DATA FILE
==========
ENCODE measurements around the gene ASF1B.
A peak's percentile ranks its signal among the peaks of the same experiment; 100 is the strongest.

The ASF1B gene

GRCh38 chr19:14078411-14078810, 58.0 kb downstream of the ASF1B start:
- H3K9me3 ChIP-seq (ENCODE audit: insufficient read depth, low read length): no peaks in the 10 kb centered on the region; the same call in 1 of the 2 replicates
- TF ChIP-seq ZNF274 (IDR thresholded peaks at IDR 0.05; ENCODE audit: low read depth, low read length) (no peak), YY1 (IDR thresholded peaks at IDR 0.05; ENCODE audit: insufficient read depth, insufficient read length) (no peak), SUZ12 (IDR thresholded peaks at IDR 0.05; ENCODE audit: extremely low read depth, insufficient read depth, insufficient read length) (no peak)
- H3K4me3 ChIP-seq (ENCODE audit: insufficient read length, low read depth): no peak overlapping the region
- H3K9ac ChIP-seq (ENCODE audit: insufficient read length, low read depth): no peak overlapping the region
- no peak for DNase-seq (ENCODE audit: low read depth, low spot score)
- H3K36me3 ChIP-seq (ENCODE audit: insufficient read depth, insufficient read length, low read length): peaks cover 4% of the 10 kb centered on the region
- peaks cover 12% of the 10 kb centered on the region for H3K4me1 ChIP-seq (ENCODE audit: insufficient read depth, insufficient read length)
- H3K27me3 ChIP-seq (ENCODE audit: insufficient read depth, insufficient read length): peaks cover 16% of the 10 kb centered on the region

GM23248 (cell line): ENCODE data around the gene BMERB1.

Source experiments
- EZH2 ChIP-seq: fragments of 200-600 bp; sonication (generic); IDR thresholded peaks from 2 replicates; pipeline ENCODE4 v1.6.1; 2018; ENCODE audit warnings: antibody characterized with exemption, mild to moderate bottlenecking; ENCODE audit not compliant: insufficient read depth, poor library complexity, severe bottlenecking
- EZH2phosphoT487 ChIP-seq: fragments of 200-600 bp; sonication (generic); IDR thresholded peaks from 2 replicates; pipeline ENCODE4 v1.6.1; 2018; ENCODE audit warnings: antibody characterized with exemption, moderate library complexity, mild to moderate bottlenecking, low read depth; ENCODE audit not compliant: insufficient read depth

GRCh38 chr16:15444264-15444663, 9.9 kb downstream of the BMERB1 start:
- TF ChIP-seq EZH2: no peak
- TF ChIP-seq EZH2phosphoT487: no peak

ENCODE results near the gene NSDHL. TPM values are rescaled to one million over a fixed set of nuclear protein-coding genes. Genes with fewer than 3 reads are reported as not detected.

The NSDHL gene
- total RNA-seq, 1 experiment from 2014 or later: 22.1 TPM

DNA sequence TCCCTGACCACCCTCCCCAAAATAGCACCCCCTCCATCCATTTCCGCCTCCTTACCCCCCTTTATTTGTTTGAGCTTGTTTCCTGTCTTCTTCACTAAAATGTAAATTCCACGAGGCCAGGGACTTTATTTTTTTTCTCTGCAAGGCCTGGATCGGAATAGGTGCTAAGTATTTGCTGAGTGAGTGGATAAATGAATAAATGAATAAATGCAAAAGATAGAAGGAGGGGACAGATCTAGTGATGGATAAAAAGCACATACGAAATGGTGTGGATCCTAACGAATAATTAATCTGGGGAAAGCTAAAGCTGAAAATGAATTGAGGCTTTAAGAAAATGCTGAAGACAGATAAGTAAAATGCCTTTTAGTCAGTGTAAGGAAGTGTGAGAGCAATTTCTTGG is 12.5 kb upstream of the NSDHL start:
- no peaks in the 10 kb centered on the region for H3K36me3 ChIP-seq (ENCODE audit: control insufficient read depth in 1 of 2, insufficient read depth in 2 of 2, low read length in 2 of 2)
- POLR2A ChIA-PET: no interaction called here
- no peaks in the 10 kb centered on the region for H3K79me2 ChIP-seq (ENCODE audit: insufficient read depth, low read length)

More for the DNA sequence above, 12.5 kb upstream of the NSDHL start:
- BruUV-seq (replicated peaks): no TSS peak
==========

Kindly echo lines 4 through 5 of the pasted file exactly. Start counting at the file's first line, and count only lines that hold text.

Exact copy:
GRCh38 chr19:14078411-14078810, 58.0 kb downstream of the ASF1B start:
- H3K9me3 ChIP-seq (ENCODE audit: insufficient read depth, low read length): no peaks in the 10 kb centered on the region; the same call in 1 of the 2 replicates